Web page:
When Paint Won’t Help

2 Kings 3:1-3, “Now Jehoram the son of Ahab became king over Israel at Samaria in the eighteenth year of Jehoshaphat king of Judah, and reigned twelve years. He did evil in the sight of the Lord, though not like his father and his mother; for he put away the sacred pillar of Baal which his father had made. Nevertheless, he clung to the sins of Jeroboam the son of Nebat, which he made Israel sin; he did not depart from them.”

Appearances can be so deceiving. For example…take an old jalopy, invest a few hundred dollars on a new coat of paint, and what do you have? A shiny piece of junk. Sure, the car will look nice. But it’s not going to get you anywhere. You are still going to be walking. Fixing the exterior accomplished nothing because the real issue was ignored. The paint job was a nice touch but what the car needed was an engine overhaul. Looks great. But it has no real value.

That was Jehoram’s problem. He was big on paint. But really lax when it came to the need for overhauls. Jehoram spent his life focusing on the external but he never invested in the internal. Now I don’t want to bog us down with a major history lesson but a little explanation will help clarify this whole point. Jehoram’s father, Ahab, married a wicked woman by the name of Jezebel. Together these two filled the nation of Israel with the worship of a false god by the name of Baal. In fact, it was such a bad move that God Himself declared that Ahab did more evil than any other king before him. God would go to great lengths to bring this evil to an end. He withheld rain from Israel for three and a half years. He sent down fire from heaven on Mount Carmel. And finally, He had his man, Elijah, kill some 450 prophets of Baal. All of this in an effort to convince His people to forsake Baal and return to Him.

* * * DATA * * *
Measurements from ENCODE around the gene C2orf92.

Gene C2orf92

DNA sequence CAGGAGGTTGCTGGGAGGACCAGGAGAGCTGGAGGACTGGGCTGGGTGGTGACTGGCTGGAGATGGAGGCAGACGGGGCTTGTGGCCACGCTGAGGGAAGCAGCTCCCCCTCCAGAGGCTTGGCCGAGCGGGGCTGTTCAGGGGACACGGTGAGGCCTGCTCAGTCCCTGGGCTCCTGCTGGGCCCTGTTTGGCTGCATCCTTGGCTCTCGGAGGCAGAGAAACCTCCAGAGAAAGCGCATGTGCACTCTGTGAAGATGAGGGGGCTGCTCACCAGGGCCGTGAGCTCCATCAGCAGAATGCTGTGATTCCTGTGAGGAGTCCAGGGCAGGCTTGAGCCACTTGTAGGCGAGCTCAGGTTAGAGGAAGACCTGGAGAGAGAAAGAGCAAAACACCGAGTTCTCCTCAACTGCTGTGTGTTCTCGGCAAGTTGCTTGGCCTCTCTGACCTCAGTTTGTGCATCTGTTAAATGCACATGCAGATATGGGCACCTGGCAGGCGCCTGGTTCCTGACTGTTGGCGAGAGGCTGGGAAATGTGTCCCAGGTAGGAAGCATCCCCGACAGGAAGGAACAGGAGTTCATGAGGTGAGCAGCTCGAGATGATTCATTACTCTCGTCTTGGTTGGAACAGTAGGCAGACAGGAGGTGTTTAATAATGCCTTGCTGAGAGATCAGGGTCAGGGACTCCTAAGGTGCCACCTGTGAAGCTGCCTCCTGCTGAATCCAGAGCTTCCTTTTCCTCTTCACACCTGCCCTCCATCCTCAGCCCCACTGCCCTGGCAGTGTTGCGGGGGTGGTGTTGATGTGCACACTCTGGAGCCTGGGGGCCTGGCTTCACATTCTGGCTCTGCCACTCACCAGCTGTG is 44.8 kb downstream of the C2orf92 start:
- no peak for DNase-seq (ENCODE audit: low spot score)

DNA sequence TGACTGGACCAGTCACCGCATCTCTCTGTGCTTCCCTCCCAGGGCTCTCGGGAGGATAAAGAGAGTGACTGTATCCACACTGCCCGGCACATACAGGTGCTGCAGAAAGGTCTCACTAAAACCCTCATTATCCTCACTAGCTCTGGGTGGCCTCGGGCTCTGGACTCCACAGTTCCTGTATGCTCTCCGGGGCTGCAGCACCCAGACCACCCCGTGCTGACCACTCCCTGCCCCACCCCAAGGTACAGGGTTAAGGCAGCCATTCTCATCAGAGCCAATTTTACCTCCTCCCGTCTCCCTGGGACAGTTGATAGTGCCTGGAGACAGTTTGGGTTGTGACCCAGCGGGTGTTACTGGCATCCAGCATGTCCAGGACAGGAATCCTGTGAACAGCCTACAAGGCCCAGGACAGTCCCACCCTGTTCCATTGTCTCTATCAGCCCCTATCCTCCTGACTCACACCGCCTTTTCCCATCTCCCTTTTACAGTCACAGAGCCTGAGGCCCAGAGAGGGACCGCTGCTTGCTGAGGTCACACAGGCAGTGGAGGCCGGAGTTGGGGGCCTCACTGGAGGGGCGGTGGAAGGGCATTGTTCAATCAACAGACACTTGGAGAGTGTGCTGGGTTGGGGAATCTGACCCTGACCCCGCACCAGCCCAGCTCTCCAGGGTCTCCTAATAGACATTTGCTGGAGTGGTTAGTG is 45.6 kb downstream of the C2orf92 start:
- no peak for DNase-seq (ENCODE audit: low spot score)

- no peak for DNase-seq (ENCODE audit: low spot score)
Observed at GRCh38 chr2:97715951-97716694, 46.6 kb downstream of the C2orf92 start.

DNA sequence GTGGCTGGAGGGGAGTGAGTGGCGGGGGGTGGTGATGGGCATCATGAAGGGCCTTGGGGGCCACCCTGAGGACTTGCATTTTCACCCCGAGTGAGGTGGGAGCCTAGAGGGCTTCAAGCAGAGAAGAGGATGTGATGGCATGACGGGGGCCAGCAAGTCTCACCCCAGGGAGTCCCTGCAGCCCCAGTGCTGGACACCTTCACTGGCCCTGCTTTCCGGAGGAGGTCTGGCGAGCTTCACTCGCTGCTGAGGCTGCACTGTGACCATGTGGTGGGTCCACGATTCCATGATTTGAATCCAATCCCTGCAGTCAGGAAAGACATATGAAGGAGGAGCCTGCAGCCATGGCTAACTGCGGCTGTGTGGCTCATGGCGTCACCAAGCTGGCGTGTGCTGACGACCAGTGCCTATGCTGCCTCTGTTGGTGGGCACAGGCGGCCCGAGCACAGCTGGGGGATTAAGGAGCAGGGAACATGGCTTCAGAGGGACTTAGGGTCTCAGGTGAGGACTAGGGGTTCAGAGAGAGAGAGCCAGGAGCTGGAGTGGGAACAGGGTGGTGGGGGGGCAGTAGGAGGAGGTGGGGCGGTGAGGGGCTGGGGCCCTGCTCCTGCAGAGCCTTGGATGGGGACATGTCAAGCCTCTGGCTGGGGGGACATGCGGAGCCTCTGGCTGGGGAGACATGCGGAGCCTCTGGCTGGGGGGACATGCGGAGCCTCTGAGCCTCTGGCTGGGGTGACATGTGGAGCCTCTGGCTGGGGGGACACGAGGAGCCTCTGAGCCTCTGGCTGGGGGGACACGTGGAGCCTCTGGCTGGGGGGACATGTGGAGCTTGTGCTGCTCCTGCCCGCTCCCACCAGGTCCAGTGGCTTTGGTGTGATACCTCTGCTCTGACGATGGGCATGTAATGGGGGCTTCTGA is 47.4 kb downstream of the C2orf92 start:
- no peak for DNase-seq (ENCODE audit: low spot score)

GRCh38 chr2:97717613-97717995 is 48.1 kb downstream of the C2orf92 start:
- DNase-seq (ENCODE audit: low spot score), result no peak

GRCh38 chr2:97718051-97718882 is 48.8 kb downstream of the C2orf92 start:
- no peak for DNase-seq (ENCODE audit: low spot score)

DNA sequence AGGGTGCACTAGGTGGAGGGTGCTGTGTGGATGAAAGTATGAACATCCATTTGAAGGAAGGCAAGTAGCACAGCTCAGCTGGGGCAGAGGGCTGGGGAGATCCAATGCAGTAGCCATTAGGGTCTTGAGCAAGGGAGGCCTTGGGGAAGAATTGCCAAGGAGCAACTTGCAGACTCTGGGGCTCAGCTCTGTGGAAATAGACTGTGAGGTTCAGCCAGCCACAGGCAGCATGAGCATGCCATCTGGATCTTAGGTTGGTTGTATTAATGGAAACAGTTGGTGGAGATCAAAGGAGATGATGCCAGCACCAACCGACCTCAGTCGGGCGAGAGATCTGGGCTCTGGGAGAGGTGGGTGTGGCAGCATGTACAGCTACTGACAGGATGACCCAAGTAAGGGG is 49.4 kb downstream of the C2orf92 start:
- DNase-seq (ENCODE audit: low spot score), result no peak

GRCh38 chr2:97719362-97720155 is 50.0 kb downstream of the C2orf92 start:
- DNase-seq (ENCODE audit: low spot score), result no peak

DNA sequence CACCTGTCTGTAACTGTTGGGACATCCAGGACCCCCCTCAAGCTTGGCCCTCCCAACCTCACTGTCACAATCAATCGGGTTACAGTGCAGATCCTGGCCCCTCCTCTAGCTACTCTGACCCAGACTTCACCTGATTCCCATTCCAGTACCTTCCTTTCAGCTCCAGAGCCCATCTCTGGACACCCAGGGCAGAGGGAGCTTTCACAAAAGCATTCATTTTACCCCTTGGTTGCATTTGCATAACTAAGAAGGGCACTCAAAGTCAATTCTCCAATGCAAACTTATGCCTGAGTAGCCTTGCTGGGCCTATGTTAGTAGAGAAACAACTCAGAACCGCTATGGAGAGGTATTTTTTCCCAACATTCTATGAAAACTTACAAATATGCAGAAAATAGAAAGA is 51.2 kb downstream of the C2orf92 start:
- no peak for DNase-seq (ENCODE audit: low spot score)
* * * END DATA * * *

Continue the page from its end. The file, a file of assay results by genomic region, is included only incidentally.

Years later, when Jehoram finally became king he made a very wise decision. The Bible says that he put away the the sacred pillar of Baal which his father had made. At some point along the way he got a clue. After years of watching the conflict between Elijah and his father, Jehoram figured out that the whole Baal thing was wrong. It wasn’t working. All it was doing was bringing the nation pain and suffering. And so, in a moment of clarity he removed the idolatrous worship that his father had instituted. But this is where it gets kind of tricky. If Jehoram removed the pillar to Baal (obviously a good thing), then why is the Biblical declaration over his life still one of doing “evil in the sight of the Lord“?

Jehoram made a common error. He turned away from blatant, obvious sin but he never actually turned toward God. He removed Baal. But he never embraced God. How do we know that? Because the Bible tells us that he clung to the sin of Jeroboam (for homework read his story in 1 Kings 11:26-13:34). Out of fear Jeroboam led the nation of Israel away from the worship of the one true God by creating his own places of worship, ordaining his own priests, and establishing his own festivals. He set up a form of religion that was void of any true relationship with God. The people went through the motions of Yahweh worship but God’s presence was absent from their gatherings. They had a car but the engine wasn’t working.

Jehoram thought that he could fix the problem with a new paint job. Cover up the stain and rust spots of Baal worship. Polish over a few rough patches of idolatrous worship. Wash it. Wax it. Looks great! But the engine was still broke. Jehoram had a lifeless religion that was void of a real relationship with God. He led the nation through the motions of worship. But their hearts remained far from God. I guess it isn’t really that surprising that God would declare his actions”evil.” What could be more evil than a form of religion that keeps people from God?

In closing, we need to take a moment to focus on personal application. Like Jehoram we can all be guilty of trying to fix the problems in our life with a fresh coat of paint. We deal with the blatant, obvious sins but we never fully embrace the life that God intends for us. We go through the religious motions but in so many areas our hearts still cling to things that are void of life. Tired of never getting anywhere in life? Maybe it’s time to forget the paint and focus on an overhaul. Yes, it will be costly. Time consuming as well. But in the end the life that is fully yielded to God is the life of value. Get rid of the paint. Let God fix the problem.